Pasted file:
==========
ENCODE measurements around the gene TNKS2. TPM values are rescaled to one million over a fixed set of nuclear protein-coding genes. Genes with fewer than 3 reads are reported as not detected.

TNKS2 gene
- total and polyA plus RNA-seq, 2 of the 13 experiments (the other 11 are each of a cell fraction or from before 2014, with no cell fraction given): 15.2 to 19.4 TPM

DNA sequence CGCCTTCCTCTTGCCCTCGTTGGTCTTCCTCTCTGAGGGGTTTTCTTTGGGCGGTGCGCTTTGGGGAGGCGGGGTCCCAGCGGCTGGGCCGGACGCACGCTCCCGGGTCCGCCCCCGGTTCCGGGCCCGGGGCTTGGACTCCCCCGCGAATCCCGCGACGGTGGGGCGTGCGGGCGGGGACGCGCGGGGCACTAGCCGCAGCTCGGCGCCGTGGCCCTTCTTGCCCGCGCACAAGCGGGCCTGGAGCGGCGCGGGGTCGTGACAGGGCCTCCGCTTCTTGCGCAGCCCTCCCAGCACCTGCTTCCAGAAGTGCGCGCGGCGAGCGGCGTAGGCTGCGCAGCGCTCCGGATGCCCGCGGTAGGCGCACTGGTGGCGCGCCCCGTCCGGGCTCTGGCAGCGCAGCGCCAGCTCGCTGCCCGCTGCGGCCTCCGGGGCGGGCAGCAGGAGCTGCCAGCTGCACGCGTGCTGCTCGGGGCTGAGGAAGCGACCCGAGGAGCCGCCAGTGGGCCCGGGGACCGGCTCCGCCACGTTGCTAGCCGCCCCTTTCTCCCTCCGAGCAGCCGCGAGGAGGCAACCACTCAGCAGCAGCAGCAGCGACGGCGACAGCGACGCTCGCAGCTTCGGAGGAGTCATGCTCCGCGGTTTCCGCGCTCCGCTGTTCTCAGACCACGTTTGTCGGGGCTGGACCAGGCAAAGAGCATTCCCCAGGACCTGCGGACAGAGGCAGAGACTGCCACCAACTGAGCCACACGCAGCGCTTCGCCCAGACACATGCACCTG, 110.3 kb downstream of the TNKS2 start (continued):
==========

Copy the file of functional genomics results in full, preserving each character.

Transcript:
ENCODE measurements around the gene TNKS2. TPM values are rescaled to one million over a fixed set of nuclear protein-coding genes. Genes with fewer than 3 reads are reported as not detected.

TNKS2 gene
- total and polyA plus RNA-seq, 2 of the 13 experiments (the other 11 are each of a cell fraction or from before 2014, with no cell fraction given): 15.2 to 19.4 TPM

DNA sequence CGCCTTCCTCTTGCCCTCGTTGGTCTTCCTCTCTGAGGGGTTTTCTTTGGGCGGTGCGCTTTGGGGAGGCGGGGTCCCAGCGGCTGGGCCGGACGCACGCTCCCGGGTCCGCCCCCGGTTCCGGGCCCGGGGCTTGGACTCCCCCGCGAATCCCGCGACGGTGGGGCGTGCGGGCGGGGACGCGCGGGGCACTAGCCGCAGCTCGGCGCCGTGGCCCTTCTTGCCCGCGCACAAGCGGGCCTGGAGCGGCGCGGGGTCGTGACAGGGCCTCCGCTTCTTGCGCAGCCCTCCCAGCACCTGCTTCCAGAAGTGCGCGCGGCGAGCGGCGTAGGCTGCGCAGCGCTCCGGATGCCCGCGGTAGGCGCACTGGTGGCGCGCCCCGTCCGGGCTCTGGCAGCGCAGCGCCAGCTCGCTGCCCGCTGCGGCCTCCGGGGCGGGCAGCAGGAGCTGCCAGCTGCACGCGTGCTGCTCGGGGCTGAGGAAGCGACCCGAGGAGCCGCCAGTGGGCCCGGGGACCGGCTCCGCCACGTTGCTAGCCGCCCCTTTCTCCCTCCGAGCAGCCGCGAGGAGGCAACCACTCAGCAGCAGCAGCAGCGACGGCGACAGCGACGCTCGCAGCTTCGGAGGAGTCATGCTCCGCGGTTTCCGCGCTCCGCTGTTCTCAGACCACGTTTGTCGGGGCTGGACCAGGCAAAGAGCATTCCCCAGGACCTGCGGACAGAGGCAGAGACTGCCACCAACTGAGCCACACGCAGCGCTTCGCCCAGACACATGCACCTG, 110.3 kb downstream of the TNKS2 start (continued):